Percolator finally started, Joe turned to face new trouble.  He opened the freezer and scowled at empty ice trays.  The little Joes in his head jumped and slumped.

He dragged his failing carcass to the couch. He imagined the pain in his head could power a small city, if he could figure out how to harness the energy.  Not today, though.  And tomorrow wasn’t looking too good, either.

Beon’s face returned, and with it, thoughts of the healing machine.  Joe wondered if it could cure his headache.  “Yes,” said Beon’s image.

“Who asked you?”  Joe demanded, not realizing he spoke out loud.

“You did.”  Joe decided he was going crazy, too.  “DALE,” said the face.  “Diet-Associated Life Enhancer.”

Joe covered his ears, but it did no good.  Beon’s image swelled in his head, and dream pictures bombarded his brain, rocking his scientific foundations.  The throbbing and pounding got louder, clanging against his skull.  Joe closed his eyes and waited to die.  Through it all, Beon’s face smirked, as if he enjoyed Joe’s suffering.

But death defied him, and Beon continued to grin.  Joe glanced around the room.  A single picture, hung askew, showed a listing clipper ship, an artifact left by the previous tenant.  George White left a few pieces of tired furniture, too, good enough for Joe.  His mailbox in the foyer downstairs still bore White’s name.  When neighbors called him “George,” Joe didn’t bother to correct them.  It was as good a name as “Joe.”

Now Joe wondered for the first time what happened to George White.  His couch may not look great, but it had personality.  It was warm, comfortable, inviting.  It was friendly.  It was taking care of him, helping him feel better, as a friend would do.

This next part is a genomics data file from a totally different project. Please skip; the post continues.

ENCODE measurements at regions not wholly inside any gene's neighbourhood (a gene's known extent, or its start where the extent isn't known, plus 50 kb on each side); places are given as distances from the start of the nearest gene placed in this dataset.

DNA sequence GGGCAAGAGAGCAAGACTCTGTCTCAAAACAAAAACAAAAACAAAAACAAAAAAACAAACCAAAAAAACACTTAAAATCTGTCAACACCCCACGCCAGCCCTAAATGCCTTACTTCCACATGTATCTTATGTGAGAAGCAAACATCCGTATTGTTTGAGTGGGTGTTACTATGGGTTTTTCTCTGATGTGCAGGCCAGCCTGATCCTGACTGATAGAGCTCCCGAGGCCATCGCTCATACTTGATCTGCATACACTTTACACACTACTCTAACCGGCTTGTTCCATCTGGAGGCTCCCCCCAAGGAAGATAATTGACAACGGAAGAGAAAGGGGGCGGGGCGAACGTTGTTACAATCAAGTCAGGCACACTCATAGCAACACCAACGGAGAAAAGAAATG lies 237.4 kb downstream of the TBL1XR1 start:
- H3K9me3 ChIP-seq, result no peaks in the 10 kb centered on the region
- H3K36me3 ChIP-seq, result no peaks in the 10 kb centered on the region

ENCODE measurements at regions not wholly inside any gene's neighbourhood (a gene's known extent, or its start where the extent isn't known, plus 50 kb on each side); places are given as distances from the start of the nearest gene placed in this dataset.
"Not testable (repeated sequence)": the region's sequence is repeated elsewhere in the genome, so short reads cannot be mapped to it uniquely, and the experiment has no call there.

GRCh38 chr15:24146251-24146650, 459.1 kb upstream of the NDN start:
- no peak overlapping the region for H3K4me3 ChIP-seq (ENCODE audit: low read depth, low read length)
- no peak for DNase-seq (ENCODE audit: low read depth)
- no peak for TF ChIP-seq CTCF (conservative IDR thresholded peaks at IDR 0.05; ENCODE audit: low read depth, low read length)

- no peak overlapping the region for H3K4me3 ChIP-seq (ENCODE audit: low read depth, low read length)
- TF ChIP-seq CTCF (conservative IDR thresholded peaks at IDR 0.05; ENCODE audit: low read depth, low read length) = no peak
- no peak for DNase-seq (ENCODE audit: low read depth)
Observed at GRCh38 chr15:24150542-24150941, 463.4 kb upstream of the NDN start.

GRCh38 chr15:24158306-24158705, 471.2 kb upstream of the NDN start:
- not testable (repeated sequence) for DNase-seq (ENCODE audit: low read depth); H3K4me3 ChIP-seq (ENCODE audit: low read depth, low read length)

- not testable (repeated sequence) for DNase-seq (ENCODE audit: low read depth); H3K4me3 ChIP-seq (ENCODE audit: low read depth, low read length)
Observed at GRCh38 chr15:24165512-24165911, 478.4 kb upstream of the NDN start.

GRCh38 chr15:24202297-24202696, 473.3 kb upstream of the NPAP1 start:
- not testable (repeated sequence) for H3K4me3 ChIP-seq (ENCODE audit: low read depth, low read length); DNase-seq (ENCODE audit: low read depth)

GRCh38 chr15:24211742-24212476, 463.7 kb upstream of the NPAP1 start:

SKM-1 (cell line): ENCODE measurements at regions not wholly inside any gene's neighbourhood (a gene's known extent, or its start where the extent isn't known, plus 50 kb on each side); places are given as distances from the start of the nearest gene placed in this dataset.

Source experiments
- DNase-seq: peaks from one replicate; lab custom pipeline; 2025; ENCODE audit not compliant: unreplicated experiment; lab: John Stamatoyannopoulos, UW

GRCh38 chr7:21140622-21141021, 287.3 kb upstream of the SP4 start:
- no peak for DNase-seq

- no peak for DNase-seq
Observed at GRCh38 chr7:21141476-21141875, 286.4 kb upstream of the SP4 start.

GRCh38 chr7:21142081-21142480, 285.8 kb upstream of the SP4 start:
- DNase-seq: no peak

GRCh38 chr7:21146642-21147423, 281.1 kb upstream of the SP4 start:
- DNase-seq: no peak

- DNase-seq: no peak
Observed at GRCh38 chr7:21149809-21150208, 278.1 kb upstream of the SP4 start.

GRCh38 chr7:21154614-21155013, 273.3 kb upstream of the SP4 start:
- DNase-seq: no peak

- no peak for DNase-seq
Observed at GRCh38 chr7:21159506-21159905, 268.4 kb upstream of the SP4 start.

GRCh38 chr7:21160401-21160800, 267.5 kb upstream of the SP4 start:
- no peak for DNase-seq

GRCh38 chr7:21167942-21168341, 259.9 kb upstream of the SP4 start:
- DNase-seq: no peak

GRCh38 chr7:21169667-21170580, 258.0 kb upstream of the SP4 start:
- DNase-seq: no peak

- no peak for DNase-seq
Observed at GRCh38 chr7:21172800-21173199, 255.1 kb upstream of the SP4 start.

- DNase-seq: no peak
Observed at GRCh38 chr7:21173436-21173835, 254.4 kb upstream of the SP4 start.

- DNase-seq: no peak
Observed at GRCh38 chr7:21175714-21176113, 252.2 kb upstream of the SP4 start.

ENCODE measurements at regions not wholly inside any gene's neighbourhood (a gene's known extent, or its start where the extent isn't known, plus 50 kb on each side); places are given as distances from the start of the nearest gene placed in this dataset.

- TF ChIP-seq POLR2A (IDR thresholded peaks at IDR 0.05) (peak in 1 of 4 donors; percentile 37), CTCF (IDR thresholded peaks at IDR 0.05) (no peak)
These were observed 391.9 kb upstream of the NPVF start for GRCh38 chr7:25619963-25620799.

“I have tangible evidence that you existed,” he told the former tenant, “even if we’ve never met.  I still get your mail.  Beon is only imaginary, but he’s torturing me, and I can’t get away from him.”

Joe’s eyes began to blur.  His stomach felt queasy.  Vague terrors swept over him, and sweat poured from his upper body.  He wiped his face with a dirty napkin and dropped it on the floor.  “This is only a hangover.  It clouds my perspective, makes me think crazy thoughts.  It was only a dream.  A machine like that is impossible, and Beon doesn’t exist.”

Fiction: Belle, 0806

by Katharine C. Otto
Posted April 13, 2016 katharineotto.wordpress.com

“Help me,” cries the aging but still beautiful Belle.  Huge bejeweled rings sparkle on her liver-spotted hands, and diamond pendants drag cuts into her earlobes.  Her eyes are wide with pain and fear.

He can see that she is fragile.  She limps and leans heavily on the banister.  The modern Southern Gentleman takes her tenderly in his arms, soothes her sobs, and says he, too, suffers.  No one understands him.  People can be so cruel.  They gossip, tell lies.  He feels he can trust her.

But today’s version of the Southern Lady has 150 years of experience under her Oscar de la Renta sweatsuit.  She has thrown the corset into landfill, invested in liposuction, and now breathes a lot easier.